Why are foodborne illnesses on the rise?

Packaged caramel-coated apples. Frozen ice cream sandwiches. Fresh peaches and nectarines. Organic chia seed powder.

Products such as these, rarely considered a risk for foodborne illness before, all have been recalled from store shelves in the past year or so. The foods were linked to disease outbreaks in multiple states. Public health officials say the outbreaks are largely because of safety gaps in the way food is processed, manufactured and packaged, as microbes, such as listeria and salmonella, contaminate more foods.

In the more than two decades since E. coli-contaminated hamburgers at Jack in the Box restaurants put foodborne illness at center stage in the news, changes in food-safety practices have reduced some infections linked to meat and spinach. But preliminary 2014 data from the Centers for Disease Control and Prevention show there has been little or no overall reduction in major foodborne infections since 2006. The number of multistate outbreaks continued to rise last year.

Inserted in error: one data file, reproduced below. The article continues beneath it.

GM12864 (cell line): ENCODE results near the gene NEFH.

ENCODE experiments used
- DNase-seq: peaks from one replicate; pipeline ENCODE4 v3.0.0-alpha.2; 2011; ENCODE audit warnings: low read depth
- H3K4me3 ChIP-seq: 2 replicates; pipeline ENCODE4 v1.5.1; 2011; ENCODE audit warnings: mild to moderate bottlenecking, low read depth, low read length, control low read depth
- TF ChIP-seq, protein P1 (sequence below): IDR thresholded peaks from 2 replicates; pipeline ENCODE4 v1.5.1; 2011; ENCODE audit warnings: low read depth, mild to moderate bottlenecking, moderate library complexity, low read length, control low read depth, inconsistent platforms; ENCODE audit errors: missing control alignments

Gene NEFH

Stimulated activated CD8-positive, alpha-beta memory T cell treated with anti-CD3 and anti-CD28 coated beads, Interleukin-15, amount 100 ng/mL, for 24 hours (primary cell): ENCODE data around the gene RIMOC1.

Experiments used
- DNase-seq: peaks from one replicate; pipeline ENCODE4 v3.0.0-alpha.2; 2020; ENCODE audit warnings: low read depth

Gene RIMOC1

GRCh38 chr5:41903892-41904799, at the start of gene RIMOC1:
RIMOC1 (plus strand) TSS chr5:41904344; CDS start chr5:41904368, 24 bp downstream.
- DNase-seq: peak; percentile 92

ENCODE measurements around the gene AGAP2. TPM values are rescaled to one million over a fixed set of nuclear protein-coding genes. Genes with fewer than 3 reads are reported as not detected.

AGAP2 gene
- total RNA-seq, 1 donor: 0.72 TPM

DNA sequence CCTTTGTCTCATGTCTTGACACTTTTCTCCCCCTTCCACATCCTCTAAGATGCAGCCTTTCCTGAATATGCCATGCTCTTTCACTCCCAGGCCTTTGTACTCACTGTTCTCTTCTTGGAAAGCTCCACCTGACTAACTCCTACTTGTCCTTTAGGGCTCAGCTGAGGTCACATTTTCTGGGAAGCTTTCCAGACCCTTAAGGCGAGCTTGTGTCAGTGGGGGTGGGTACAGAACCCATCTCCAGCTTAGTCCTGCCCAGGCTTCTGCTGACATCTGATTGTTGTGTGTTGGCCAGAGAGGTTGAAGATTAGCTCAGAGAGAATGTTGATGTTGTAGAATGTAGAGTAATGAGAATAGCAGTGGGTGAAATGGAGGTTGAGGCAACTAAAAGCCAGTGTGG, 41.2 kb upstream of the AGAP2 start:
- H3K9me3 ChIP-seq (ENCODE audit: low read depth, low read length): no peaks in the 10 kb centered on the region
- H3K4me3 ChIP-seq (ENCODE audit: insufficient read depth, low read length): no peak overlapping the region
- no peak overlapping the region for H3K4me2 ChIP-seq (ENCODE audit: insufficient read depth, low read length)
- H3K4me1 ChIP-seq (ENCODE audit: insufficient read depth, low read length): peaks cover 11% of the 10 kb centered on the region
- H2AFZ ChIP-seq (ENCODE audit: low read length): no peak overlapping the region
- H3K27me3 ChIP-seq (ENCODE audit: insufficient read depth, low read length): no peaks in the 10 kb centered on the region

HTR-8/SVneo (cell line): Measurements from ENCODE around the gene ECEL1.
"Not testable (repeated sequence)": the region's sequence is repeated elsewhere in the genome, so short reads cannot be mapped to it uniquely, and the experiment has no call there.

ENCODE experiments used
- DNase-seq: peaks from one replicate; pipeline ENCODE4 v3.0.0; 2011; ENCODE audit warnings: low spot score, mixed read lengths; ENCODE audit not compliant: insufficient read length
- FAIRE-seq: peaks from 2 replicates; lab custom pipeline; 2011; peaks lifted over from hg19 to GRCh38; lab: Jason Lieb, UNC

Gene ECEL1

Though foodborne illness is often never formally reported, about 48 million Americans, or one in six, get sick each year from food, the CDC estimates, with 128,000 hospitalizations and 3,000 deaths. Last year the CDC’s FoodNet surveillance system, which covers about 15 percent of the population, identified 19,542 cases of infection, nearly 500 more than the previous year.

The growing popularity of packaged foods such as pre-cut fruit and prepared sandwiches has heightened the risk. Contamination can occur between preparation and packaging, or in high-tech processing plants, after heating to destroy harmful bacteria and before packaging.

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